Our original two updates that we were focusing on were KB3050265 and KB3102810 (see our previous post). In simple terms KB3050265 has been superseded by KB3102810 however its never quite that straight forward. Microsoft updates are a huge spider web of interlinks patches all with multiple dependencies. The below diagram shows the two we were focusing on (in green) and how they fit in around other updates that they are directly related to.
So all of the updates listed are modifying system files that are directly related to the Windows Update process. The greyed out updates all have further updates which have superseded them however I ran out of whiteboard by that point so they weren’t documented. At some point I’ll re-visit that avenue to check there isn’t anything else that we’ve missed.
Where it gets confusing is that it isn’t as straight forward as one patch being superseded by another: So for example KB3112343 is listed as superseding both of the original two updates we were looking at (KB3050265 and KB 3102810), however as I’ve mentioned at the top the second of these also supersedes the first, so mapping out all of the paths through rapidly becomes rather complex and time-consuming. What looks like a relatively simple diagram above takes quite a while to originally map out! Remember this is just looking at two particular updates out of a much larger number that get applied monthly to our machines.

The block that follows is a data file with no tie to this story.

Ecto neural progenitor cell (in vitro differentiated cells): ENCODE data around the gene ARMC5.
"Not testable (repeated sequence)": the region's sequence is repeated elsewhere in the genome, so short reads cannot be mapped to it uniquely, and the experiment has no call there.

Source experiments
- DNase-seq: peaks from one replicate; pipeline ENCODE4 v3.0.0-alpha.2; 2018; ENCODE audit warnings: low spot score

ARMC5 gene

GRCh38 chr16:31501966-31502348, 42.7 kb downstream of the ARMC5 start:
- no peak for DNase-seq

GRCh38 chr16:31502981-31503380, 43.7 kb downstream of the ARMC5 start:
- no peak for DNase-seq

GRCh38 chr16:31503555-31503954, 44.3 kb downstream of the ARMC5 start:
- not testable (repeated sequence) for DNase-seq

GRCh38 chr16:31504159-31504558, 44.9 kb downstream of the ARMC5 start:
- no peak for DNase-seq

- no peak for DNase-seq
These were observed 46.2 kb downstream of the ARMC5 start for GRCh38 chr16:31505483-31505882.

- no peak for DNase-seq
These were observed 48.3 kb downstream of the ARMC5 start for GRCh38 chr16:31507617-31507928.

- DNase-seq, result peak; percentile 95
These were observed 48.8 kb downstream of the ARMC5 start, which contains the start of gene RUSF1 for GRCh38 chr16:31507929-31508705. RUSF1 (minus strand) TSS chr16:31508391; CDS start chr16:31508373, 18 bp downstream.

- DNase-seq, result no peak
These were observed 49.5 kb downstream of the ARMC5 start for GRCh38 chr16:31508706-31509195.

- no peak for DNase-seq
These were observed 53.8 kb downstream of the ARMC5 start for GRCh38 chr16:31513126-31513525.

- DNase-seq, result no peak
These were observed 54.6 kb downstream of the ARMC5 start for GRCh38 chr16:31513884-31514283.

The interesting bit (for me at least), is the update in orange. This is listed as superseding KB3112343, KB3102810 and KB3050265 however has only recently been released. Microsoft are not classifying it as a critical or security update and by their own admittance the documentation they’ve written on it has not yet been fully reviewed. At the moment we are not pushing this new update out, however we’ve setup the server so that we’re ready to should we need to. It will be one for us to keep any eye on over the coming months in case it gets re-categorised to a higher priority.